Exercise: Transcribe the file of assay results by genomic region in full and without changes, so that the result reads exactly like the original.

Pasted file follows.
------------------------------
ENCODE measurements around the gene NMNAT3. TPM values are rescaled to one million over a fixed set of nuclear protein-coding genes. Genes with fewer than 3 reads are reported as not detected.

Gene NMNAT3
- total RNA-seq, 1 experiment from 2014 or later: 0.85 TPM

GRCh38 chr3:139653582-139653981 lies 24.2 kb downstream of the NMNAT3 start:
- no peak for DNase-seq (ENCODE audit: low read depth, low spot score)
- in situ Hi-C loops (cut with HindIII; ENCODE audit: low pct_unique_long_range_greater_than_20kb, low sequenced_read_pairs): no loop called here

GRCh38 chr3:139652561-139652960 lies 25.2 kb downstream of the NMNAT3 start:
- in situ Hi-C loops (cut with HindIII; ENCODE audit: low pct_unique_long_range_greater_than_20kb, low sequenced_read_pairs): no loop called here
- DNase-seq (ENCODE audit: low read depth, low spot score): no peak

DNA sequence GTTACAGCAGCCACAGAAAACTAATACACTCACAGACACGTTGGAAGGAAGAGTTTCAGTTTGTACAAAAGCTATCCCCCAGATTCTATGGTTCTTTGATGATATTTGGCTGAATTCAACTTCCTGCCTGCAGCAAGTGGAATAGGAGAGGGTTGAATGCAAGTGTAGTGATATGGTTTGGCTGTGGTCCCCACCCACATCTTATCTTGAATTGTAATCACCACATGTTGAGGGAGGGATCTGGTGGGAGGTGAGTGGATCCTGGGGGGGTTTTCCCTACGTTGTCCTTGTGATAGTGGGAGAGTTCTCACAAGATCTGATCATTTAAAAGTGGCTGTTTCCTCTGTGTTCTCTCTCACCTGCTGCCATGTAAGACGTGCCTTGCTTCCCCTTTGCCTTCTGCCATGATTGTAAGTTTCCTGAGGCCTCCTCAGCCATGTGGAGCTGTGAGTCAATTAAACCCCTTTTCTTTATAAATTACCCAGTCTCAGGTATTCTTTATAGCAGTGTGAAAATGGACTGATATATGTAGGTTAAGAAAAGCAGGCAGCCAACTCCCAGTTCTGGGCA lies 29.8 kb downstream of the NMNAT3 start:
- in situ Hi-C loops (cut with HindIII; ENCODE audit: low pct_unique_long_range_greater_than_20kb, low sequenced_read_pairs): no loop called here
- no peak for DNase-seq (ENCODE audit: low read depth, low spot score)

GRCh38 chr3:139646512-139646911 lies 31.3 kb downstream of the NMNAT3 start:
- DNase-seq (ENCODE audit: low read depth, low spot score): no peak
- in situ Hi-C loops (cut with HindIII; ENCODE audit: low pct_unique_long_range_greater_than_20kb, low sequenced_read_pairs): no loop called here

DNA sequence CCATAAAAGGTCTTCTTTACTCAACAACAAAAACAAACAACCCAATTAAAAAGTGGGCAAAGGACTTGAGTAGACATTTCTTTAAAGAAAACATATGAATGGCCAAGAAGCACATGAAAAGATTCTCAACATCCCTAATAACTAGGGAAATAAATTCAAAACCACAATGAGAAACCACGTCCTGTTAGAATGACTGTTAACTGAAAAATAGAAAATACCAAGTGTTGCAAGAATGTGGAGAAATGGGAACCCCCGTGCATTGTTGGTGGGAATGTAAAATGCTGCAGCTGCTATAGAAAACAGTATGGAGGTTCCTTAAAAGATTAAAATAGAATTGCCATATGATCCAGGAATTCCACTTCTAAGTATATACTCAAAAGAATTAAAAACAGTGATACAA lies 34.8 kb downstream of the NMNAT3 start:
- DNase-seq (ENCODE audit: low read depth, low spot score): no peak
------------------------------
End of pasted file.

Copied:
ENCODE measurements around the gene NMNAT3. TPM values are rescaled to one million over a fixed set of nuclear protein-coding genes. Genes with fewer than 3 reads are reported as not detected.

Gene NMNAT3
- total RNA-seq, 1 experiment from 2014 or later: 0.85 TPM

GRCh38 chr3:139653582-139653981 lies 24.2 kb downstream of the NMNAT3 start:
- no peak for DNase-seq (ENCODE audit: low read depth, low spot score)
- in situ Hi-C loops (cut with HindIII; ENCODE audit: low pct_unique_long_range_greater_than_20kb, low sequenced_read_pairs): no loop called here

GRCh38 chr3:139652561-139652960 lies 25.2 kb downstream of the NMNAT3 start:
- in situ Hi-C loops (cut with HindIII; ENCODE audit: low pct_unique_long_range_greater_than_20kb, low sequenced_read_pairs): no loop called here
- DNase-seq (ENCODE audit: low read depth, low spot score): no peak

DNA sequence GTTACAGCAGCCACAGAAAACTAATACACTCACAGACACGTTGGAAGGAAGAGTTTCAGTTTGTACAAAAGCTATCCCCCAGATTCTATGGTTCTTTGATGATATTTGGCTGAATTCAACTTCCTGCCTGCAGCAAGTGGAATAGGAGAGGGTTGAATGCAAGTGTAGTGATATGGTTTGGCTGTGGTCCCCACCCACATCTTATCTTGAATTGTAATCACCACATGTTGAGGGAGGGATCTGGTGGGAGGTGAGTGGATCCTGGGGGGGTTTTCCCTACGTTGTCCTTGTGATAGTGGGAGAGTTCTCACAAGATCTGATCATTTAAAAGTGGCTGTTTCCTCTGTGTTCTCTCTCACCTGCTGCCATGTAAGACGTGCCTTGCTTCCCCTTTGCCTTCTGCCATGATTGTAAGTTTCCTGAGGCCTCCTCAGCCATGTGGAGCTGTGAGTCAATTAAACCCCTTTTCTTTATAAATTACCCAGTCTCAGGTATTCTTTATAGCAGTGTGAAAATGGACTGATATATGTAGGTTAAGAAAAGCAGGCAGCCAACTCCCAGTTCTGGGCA lies 29.8 kb downstream of the NMNAT3 start:
- in situ Hi-C loops (cut with HindIII; ENCODE audit: low pct_unique_long_range_greater_than_20kb, low sequenced_read_pairs): no loop called here
- no peak for DNase-seq (ENCODE audit: low read depth, low spot score)

GRCh38 chr3:139646512-139646911 lies 31.3 kb downstream of the NMNAT3 start:
- DNase-seq (ENCODE audit: low read depth, low spot score): no peak
- in situ Hi-C loops (cut with HindIII; ENCODE audit: low pct_unique_long_range_greater_than_20kb, low sequenced_read_pairs): no loop called here

DNA sequence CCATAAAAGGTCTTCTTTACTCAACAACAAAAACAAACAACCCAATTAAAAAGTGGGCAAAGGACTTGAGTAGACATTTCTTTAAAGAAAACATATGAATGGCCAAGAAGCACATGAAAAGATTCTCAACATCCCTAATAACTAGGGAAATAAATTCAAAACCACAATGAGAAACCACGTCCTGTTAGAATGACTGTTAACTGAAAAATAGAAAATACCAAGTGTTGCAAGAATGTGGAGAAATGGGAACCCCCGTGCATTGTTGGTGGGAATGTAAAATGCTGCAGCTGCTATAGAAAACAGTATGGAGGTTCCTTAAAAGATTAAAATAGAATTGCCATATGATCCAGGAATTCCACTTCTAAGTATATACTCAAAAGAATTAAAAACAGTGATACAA lies 34.8 kb downstream of the NMNAT3 start:
- DNase-seq (ENCODE audit: low read depth, low spot score): no peak